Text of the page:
Ann Pittsley was a nomad for more than three months. She lived with her niece for a while before being transferred to a temporary apartment filled with her son's furniture after flooding struck the Boscobel area.
Tuesday, she started moving back to Willow Ridge.
"It's been all right, but it's not home because I was over there for almost seven years," Pittsley said.
Pittsley watched from her walker as throngs of volunteers moved all of her belongings to her old apartment. The complex is subsidized for low-income residents, but she was able to live in the building just across a parking lot with the help of donations.
Pittsley remembers the day: June 22. It was the day rain submerged her apartment building, not to mention much of her town. The flooding prompted Gov. Scott Walker to tour the area and apply for FEMA relief.
"Everybody says this is the first time that this has ever happened," Pittsley said.
Bea Randall couldn't even wait for the volunteer movers and Grant County Emergency Management to come and help pack her things. As if she were Santa, she loaded up a plastic sled multiple times and dragged it across the grass and pavement and back home.
"I couldn't sleep nights just wondering how, when it was going to happen," Randall said.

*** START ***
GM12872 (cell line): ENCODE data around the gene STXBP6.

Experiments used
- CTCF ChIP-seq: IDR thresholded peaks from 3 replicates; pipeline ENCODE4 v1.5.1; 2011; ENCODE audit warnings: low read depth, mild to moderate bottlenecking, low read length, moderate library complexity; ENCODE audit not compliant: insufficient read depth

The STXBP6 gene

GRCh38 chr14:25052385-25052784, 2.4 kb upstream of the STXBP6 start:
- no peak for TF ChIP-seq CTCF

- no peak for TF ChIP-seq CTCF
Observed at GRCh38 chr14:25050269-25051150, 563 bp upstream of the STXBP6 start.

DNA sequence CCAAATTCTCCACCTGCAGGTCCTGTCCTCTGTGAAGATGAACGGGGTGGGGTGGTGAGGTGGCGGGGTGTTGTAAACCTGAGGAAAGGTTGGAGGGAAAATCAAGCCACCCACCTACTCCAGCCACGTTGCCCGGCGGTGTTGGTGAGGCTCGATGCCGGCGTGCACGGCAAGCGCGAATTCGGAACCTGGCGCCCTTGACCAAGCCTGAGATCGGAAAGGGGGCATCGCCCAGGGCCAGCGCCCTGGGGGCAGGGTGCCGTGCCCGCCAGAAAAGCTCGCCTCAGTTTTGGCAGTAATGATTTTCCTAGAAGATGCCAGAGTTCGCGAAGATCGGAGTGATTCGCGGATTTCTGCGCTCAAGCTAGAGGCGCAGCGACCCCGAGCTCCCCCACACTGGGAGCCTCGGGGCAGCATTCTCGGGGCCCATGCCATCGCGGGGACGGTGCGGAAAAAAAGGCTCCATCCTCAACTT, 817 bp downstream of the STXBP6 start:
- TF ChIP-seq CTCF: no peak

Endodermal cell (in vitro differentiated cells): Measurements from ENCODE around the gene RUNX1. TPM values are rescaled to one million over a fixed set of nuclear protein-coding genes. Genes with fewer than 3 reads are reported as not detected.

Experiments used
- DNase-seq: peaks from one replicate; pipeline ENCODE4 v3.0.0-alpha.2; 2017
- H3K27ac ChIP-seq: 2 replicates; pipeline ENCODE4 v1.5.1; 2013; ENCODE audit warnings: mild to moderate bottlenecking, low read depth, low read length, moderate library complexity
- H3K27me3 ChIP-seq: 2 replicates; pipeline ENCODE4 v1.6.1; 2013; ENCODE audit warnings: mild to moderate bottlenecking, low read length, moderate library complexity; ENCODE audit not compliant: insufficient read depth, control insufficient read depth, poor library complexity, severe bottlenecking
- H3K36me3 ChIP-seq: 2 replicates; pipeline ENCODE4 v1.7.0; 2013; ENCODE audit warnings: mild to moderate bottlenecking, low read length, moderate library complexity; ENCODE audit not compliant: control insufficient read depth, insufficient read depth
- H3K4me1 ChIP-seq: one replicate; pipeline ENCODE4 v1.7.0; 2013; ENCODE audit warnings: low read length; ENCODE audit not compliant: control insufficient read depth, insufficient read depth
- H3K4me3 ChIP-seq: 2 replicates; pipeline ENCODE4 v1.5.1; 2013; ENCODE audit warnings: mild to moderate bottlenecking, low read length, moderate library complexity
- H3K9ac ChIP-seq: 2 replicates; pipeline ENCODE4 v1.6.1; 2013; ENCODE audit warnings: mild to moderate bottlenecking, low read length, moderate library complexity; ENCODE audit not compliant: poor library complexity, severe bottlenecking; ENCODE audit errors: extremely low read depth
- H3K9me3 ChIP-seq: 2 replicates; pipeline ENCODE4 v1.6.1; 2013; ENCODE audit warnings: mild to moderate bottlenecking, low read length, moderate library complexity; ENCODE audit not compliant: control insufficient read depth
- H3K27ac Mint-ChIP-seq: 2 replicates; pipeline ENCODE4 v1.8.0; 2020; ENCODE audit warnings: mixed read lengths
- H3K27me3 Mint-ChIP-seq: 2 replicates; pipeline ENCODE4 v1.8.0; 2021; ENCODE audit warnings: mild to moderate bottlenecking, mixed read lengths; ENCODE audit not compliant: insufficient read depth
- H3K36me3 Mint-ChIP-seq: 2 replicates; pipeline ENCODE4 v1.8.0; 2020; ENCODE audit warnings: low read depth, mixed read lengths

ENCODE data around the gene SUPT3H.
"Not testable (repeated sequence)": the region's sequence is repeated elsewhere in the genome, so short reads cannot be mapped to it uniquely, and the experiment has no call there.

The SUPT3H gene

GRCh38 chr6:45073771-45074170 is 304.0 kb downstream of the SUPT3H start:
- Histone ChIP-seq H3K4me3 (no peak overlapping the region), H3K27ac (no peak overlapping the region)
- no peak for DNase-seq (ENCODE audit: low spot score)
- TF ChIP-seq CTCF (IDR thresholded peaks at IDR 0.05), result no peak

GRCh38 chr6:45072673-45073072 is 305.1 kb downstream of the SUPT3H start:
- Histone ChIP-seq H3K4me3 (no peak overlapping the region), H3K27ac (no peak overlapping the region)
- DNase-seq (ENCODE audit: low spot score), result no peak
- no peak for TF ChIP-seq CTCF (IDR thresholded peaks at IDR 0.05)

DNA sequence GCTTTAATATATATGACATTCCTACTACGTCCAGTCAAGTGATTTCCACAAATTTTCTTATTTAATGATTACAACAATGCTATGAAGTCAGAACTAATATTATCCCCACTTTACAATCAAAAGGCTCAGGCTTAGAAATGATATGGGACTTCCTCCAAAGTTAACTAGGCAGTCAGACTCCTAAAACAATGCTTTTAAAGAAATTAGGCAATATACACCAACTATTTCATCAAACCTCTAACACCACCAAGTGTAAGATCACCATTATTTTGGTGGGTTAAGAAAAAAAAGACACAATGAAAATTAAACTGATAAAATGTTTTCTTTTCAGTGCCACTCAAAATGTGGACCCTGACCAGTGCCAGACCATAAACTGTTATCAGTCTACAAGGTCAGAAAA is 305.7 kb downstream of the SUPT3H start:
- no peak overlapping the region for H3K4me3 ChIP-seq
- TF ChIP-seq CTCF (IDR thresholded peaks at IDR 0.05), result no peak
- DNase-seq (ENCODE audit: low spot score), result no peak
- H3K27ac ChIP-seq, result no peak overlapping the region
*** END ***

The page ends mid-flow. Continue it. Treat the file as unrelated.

Randall's living room is now covered in boxes and random belongings, but she knows it will all find its way back to the proper place.
"I just got used to this, and I liked it," Randall said. "Now I like it better because everything is new."
The entire Willow Ridge building had to be renovated for months after being flooded by about a foot of water in June. Randall and her neighbors got new carpets, fresh paint, and new cupboards.
Grant County Emergency Management director Steve Braun said there are still six or seven families that need to be moved in to that complex alone.
"The community's really come together to help make people whole again," Braun said, "But we're not finished yet. There's still some work that needs to be done."
Braun said he's hoping for good news in the coming weeks. Both Grant County and the city of Boscobel applied for housing grants, each $500,000. That federal money would go toward repairs for people whose houses have serious structural damage.
Braun said because Boscobel isn't on the flood plain, many people didn't have flood damage covered in their insurance.
"It's something that can happen anywhere, and I think that's one of the messages that people need to get out of this is," Braun said. "Flash flooding is something that can happen in neighborhoods you wouldn't expect it in."
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